Does organic agriculture have a future?
For some, such as well-known plant scientist E. Ann Clark, organic is the future.
In a paper released earlier this year, the University of Guelph professor joined those who say that the end of cheap oil will mean the end of conventional agriculture as it’s currently practised.
“(T)he future is organic because the design drivers that have shaped and moulded the current agri-food system are changing, demanding a wholly new, and largely organic, approach to agriculture,” Clark wrote in a paper entitled “The future is organic (but it’s more than organic).”
Her vision of this new agriculture is one that mimics nature by growing fewer annual crops and more perennial ones, such as forages, and more livestock to convert those forages into human food.
MORE THAN ORGANIC
Clark isn’t advocating a return to the time prior to the Second World War when most farming was chemical free, but something that goes beyond that.
“The issue of resolving the problem of ecologically unsound farming is more than replacing these inputs with rotations and composting,” she wrote.
“Post-oil realities will advantage small-scale, organic, locally sourced, seasonal, and minimally processed food, just as cheap oil selected for bigness, resource-based production, globalization, and processing/packaging/ refrigeration.”
Clark is hardly alone in noticing agriculture’s reliance on cheap oil.
Subsistence farmers in Indonesia produce 40 times more energy than they use to grow crops, Thomas Homer-Dixon of the University of Waterloo’s Balsillie School of International Affairs, said in a recent interview.
“We (in the developed world) invest about 40 times more energy per square metre than we get out of it,” he said.
“We can’t run the system without huge amounts of cheap energy.”
BEG TO DIFFER
Not everyone sees organic production as the future. Some dismiss it as a marketing opportunity aimed at misguided yuppies who can afford to pay a premium for food.
Critic Dennis Avery argues organic is actually harmful to the planet.
Synthetic pesticides and fertilizers, along with genetically modified crops, have created a “high-yield agriculture” that produces more food on less land than organic, using soil-saving techniques such as zero till, says Avery, director of the Center for Global Food Issues and senior fellow at the Hudson Institute.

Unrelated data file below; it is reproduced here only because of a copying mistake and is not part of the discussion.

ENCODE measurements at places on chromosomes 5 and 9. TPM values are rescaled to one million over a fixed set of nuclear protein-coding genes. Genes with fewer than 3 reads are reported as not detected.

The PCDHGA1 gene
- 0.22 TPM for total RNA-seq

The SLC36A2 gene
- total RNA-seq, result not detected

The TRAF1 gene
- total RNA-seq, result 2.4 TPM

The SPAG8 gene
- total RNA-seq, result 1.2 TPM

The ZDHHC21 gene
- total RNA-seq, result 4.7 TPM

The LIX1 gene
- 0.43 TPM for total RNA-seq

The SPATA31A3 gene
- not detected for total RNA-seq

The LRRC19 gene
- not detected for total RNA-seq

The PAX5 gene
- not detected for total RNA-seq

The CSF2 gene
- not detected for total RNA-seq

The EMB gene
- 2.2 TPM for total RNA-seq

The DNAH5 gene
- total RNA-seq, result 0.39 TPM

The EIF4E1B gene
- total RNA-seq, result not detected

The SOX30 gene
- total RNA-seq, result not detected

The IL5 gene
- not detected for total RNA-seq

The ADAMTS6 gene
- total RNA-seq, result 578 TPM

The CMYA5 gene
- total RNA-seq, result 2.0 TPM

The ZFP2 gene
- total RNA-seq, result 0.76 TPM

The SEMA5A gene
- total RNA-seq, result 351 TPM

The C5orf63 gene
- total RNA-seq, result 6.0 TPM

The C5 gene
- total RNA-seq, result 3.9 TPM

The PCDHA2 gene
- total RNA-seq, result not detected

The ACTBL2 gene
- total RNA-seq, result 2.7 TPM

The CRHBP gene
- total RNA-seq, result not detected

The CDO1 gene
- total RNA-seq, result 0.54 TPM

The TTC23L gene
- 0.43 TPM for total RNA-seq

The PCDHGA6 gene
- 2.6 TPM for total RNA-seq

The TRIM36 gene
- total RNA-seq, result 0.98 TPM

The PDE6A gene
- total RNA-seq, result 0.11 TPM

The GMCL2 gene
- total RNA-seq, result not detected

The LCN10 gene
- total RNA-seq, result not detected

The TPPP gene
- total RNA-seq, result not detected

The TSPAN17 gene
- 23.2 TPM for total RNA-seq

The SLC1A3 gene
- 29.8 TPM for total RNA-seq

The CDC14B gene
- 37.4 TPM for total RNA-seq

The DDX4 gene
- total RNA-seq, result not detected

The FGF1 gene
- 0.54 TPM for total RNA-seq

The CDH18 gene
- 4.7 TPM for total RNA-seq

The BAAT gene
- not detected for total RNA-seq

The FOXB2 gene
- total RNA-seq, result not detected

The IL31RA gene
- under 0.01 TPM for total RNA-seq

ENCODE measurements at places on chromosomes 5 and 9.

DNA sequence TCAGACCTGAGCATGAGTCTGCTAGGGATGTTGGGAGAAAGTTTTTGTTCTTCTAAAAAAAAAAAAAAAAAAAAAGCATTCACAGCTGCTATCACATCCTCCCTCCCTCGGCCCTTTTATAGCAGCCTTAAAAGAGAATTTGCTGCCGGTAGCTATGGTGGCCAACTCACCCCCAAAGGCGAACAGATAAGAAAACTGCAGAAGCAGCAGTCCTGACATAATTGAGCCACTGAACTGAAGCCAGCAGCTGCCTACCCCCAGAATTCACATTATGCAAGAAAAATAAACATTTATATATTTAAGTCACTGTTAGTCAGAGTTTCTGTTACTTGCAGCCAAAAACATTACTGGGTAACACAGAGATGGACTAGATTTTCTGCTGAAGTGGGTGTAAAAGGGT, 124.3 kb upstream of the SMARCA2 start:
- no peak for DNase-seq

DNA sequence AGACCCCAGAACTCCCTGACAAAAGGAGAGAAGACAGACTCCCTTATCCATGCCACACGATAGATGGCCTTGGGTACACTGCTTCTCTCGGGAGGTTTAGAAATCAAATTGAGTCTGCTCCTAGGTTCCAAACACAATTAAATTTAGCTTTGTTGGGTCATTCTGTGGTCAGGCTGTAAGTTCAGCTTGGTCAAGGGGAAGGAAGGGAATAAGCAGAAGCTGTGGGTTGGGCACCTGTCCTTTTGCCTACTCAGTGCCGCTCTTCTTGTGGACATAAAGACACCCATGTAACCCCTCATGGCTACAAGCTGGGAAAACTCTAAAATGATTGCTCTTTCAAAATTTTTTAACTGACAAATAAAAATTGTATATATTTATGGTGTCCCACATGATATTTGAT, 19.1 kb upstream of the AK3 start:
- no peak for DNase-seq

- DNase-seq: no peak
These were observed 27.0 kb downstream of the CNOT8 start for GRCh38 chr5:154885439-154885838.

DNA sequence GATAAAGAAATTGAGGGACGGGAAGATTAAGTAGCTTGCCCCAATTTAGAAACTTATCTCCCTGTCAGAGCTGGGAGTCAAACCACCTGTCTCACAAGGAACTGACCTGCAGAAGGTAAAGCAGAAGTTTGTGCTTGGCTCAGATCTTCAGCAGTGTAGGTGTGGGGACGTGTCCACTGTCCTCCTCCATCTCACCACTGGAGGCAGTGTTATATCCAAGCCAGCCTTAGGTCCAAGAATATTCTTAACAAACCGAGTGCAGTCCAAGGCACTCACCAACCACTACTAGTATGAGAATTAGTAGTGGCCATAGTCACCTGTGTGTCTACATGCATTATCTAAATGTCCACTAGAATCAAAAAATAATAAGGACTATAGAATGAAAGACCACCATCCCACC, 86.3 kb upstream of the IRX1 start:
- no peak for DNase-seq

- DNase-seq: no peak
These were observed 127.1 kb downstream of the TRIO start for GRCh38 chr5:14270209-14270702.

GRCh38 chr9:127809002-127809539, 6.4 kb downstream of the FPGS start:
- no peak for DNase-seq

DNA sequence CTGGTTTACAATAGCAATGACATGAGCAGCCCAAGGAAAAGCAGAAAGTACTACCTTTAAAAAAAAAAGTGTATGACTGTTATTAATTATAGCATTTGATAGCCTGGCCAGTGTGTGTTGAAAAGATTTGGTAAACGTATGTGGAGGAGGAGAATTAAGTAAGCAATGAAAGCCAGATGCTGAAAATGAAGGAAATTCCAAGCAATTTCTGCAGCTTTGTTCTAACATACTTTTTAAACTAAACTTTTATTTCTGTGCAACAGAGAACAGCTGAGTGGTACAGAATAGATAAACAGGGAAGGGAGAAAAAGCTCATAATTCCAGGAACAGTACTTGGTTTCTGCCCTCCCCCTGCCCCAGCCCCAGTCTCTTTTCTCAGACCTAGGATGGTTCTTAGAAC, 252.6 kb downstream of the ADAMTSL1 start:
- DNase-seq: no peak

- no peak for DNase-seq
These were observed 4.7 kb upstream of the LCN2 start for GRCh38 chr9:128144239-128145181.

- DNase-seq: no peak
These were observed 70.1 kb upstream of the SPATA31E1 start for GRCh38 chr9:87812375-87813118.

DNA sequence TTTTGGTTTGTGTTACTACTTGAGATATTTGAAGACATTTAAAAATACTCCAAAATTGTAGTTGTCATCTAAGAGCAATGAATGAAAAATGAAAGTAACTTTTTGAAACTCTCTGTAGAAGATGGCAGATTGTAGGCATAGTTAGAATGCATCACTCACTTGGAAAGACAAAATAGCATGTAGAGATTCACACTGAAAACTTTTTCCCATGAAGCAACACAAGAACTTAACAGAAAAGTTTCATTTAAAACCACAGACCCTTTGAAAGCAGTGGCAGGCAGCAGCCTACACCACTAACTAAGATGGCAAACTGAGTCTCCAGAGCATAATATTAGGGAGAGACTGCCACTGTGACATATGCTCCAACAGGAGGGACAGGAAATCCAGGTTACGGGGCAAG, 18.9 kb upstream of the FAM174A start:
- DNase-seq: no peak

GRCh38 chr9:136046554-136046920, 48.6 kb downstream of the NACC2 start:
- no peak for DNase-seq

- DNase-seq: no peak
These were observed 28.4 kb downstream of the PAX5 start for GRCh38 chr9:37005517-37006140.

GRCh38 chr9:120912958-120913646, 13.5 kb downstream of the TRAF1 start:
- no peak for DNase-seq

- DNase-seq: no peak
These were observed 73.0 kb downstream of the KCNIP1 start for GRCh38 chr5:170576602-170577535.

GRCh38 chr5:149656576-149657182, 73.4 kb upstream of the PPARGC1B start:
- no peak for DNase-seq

Switching to organic will cause starvation and destroy fragile lands like the Amazon rainforest, according to Avery, author of Saving the Planet with Pesticides and Plastic: The Environmental Triumph of High-Yield Farming.
Organic promoters say that line of argument is just spin doctoring.
Conventional agriculture only appears to be more efficient because many of the costs, including those to the environment, are “externalized” paid for by society, rather than the farmer or food purchaser, responds Clark. She points to the hypoxic (low-oxygen) zone at the mouth of the Mississippi River which covers 20,000 square kilometres, and is growing. The zone is caused by excess nutrients, much of which comes from farmers’ fields, flowing out of the river.
“Global hunger is the best marketing hook any (agricultural chemical) company has ever been given,” said Martin Entz, a professor of cropping systems and agronomy at the University of Manitoba.
“And the GM producing businesses are using this in overdrive to try and convince people to soften regulations to get their products on the market.”
Entz said the real question isn’t whether organic agriculture can feed the world, it’s why are there a billion hungry people when there’s enough food to feed them?
Other advocates, such as Virginia farmer Joel Salatin, argue organic is up to the task.
Today’s organic farm is nothing like grandpa’s farm, according to Salatin. He cites widespread use of portable electric fencing to incorporate livestock into crop farms, and the gains made in employing compost. [email protected]